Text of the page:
Breaking news: sheriff’s election

Published 12:00 am Tuesday, November 30, 2010


By Billy Davis

First-time sheriff’s candidate Dennis Darby announced Tuesday he plans to examine ballot boxes following his narrow loss to Otis Griffin.

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Any post-election review of ballot boxes typically means a candidate examines accepted and rejected absentee ballots and affidavit ballots.

In the sheriff’s runoff, 1,222 absentee ballots and 118 affidavit ballots were counted, said a spokesman for the circuit clerk’s office.

More than 13,000 votes were cast in the runoff in which Griffin won by 435 votes.

The planned examination of the ballot boxes is scheduled for Thursday at the county courthouse in Batesville, the same day and place where Griffin will be sworn in as Panola County sheriff.

Griffin’s swearing-in ceremony is scheduled for 2 p.m.

Scrutiny of the ballot boxes is often a first step when a candidate plans to contest the outcome of the election. But Darby said the post-election examination, known as canvassing, is not an indicator that he is contesting the outcome of the Nov. 23 runoff.

“I’m looking for irregularities,” Darby said. “I’m just trying to get into the boxes.”

Mississippi election law allows a candidate 20 days from the date of the election to formally contest the results.

Mississippi law, in a separate provision, allows a candidate to examine the content of the boxes under the scrutiny of the circuit clerk or a deputy.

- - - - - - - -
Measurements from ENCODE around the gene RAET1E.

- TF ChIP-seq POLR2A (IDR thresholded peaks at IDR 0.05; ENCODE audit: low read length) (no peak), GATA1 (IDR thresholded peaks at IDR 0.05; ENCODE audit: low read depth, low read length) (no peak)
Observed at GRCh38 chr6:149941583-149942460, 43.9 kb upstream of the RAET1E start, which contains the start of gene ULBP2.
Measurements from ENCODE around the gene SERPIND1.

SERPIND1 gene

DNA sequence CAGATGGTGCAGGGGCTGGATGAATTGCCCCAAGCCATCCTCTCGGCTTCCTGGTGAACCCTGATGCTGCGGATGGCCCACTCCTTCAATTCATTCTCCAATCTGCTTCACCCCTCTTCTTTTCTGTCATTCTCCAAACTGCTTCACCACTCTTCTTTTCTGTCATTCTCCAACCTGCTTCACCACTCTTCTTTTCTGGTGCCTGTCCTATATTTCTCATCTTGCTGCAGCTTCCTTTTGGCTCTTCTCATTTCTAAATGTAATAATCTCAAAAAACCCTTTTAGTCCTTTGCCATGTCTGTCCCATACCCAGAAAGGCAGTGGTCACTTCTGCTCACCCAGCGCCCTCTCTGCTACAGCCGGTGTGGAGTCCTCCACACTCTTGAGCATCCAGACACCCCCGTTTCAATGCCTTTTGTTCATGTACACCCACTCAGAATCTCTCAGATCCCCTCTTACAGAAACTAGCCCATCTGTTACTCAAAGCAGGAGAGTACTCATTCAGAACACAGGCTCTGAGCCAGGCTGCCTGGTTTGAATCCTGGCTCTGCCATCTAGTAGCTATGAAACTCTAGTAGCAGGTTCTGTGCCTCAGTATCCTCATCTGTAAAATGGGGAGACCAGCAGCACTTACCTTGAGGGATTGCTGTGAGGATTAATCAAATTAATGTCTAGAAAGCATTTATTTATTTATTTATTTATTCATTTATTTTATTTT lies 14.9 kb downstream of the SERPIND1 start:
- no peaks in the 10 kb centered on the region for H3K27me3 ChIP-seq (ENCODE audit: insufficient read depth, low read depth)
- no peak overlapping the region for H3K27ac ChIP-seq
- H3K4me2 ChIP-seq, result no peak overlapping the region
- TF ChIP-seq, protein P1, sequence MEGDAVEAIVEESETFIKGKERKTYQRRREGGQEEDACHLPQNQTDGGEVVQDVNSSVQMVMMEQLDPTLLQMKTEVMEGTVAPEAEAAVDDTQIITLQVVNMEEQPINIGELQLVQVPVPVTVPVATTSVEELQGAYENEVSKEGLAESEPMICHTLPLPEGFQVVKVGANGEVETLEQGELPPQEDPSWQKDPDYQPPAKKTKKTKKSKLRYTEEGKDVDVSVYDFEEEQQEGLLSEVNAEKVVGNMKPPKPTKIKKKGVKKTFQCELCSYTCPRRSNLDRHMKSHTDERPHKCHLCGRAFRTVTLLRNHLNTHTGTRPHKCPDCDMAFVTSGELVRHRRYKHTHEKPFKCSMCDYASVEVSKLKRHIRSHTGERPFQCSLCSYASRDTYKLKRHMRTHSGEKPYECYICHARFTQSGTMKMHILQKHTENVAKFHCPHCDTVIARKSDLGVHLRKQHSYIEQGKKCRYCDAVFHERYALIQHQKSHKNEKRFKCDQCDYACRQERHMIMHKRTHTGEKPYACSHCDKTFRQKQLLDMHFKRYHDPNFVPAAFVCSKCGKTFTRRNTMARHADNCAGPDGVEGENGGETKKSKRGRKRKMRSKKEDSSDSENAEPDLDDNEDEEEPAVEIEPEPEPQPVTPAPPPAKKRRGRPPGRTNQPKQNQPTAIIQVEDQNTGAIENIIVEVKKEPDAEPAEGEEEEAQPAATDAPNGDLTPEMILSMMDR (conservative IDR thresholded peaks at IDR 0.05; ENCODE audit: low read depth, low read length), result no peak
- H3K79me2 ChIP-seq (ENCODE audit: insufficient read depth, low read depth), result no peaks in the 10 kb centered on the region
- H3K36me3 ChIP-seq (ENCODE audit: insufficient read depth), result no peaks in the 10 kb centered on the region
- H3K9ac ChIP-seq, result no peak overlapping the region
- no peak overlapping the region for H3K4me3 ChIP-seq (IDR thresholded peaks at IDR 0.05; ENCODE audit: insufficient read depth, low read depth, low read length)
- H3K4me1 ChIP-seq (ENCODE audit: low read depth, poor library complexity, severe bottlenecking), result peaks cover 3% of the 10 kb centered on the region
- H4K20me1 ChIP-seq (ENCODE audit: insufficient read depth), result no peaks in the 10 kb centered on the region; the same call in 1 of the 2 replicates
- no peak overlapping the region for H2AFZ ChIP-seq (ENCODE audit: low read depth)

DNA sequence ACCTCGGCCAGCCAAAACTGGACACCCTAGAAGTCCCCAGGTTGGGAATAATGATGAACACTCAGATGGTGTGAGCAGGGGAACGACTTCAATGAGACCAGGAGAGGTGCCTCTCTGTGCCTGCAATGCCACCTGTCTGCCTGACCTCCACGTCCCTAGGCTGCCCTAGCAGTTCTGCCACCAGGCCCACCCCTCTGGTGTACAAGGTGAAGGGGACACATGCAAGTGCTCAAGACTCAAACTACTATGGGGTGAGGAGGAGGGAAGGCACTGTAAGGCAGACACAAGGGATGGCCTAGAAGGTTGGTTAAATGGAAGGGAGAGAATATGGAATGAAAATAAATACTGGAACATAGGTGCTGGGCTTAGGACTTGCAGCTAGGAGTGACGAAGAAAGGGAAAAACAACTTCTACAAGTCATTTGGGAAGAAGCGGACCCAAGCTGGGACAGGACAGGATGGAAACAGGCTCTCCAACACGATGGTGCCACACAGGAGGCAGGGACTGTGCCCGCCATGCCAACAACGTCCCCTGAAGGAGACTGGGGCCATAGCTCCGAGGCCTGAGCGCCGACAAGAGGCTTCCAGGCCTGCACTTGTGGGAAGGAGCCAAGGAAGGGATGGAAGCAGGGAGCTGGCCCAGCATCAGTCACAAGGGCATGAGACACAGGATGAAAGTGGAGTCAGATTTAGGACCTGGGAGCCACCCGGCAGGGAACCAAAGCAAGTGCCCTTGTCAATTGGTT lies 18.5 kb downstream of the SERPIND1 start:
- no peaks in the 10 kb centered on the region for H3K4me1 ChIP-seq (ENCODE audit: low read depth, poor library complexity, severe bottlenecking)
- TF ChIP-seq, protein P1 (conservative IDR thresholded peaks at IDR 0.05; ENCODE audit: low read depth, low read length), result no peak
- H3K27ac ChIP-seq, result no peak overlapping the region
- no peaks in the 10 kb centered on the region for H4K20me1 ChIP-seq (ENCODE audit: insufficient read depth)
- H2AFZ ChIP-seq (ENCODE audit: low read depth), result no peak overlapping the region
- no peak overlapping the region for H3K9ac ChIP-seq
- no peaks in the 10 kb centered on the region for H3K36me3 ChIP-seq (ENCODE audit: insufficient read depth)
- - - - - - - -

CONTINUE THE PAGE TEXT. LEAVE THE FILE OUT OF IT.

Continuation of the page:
Recent contested elections in Panola County, for Como mayor and state senate, have moved to a courtroom. But Darby said he is not seeking to take the election results to court.

“This is not about being sheriff. It’s about trying to clean up the system,” Darby said, alluding to past allegations of voting irregularities in the county.

Darby has alleged he saw questionable activities at the Como precinct, where he served as an official poll watcher for his campaign.

The Como precinct has been the scene of election troubles in the past, and observers for two state agencies and the federal Department of Justice camped out at the precinct during the run-off election.

The Como precinct is the largest in Panola County. Unofficial returns showed 926 votes were cast there in the runoff, with Griffin winning 689 of them.

Griffin, who was also in Como, has said election problems in Panola County stem from eligible voters not being allowed to cast a ballot. 

Griffin has been informed by formal letter of the planned canvassing of the ballot boxes, Darby said.

Circuit Clerk Joe Reid, election commissioner Ronald McMinn, and other run-off candidates have also been notified, he said.